Let’s be honest … very few people start working at a company with the intention of remaining indefinitely at the position for which they were hired.
Many of us only interview with companies where we see potential for growth. From the get go, questions that come to mind include: “Is this a company I can grow with? Where do I see myself in the next year? In five years?”
Each step up the corporate ladder is generally going to involve asking for and receiving a promotion, and every time will get you a little bit closer to your ‘dream’ job.
1. Ask for more responsibilities. Volunteering to do more work shows your interest and desire to help your department and company to succeed, as well as highlighting your value within the organization. It also gives your boss the option of gradually giving you more important duties rather than just throwing you into a new position.
2. Build your network. The more people who know you, know your strengths and abilities, know your value to the organization, and know your ambitions, the more likely your name will be discussed when opportunities arise. Often there will be more people involved in deciding whether to promote you than just your direct manager.
3. Show them the numbers. When you make your pitch about what a great job you’ve been doing and how you contribute to the company, it will give you credibility if you can show your employer or supervisor specific results. Prepare documentation showing how your brilliant ideas have helped.
4. Acquire new skills. It goes without saying that any time you have the opportunity to learn something new, you should take it. In particular, when you’re seeking a promotion, you’ll impress your boss if you can show that you’ve learned new skills that go beyond your current position. This is key to staying marketable.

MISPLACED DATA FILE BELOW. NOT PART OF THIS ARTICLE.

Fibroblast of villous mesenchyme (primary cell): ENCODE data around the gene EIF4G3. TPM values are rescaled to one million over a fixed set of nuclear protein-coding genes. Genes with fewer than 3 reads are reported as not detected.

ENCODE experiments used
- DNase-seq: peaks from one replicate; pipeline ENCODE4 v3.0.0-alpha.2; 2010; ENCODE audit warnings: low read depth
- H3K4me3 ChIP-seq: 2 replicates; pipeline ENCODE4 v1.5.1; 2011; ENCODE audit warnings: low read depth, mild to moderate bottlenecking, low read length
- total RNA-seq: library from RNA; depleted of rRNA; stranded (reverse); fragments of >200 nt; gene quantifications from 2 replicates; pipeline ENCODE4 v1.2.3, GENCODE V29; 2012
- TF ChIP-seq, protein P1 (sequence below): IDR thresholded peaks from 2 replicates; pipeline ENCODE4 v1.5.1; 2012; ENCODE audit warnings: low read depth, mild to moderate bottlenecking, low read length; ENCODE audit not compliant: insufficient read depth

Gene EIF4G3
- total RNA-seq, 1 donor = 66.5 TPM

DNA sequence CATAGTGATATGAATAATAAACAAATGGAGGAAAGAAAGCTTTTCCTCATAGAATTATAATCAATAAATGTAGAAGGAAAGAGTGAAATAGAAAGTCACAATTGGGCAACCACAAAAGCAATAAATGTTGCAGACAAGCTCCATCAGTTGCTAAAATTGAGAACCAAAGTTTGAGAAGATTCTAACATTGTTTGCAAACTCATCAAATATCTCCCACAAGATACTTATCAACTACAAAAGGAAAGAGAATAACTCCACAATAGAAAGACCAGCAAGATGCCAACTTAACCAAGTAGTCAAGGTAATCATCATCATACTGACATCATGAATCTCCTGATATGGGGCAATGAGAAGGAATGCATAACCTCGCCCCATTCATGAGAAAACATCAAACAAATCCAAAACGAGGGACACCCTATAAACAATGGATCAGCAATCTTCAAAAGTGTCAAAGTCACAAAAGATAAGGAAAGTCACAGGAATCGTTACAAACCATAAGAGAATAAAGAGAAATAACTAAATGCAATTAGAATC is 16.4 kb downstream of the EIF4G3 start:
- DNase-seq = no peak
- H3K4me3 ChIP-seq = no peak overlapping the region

5. Create your own opportunities. After studying the needs and challenges of the organizations, if you see an area that has been neglected – and you have key skills in that area – write a proposal for a new position. As you take on increased responsibility, focus on delivering quality work that makes an impact.
6. Learn how to ‘sell’ yourself. We’re taught at a young age to be modest, but just as with job-hunting, if no one knows how great you are, you simply won’t get ahead. Remember, this is about you, so concentrate on all of your positive aspects and not on anybody else’s negative ones.
7. Develop mentoring relationships. Many promotions are established because people have a mentoring relationship with someone higher in the company who helped spread the good word about them. Mentors can be great sources for information and career guidance. Try to get experience working on projects that involve other leaders within the company.
8. Excel in your current role. Make yourself indispensable by being proactive, having a positive attitude and being a flexible “team player”. Come up with ideas, solve problems before your manager asks. Do what it takes to be their right hand.
9. Schedule a private meeting. Since during the day your boss is generally going to be busy, it’s a bad idea to just ask for a couple of minutes of his or her time. If you try to talk about a promotion in that setting, you could get shot down without your boss even looking up. Instead, schedule an appointment so that a block of time is set aside specifically for listening to you.
10. Establish a bond with your boss. Use professional settings to seek counsel and stress your interest in staying with the company. Use performance appraisals not just to go over your accomplishments, but to talk with your boss about potential roadblocks to a promotion — and how to overcome those roadblocks.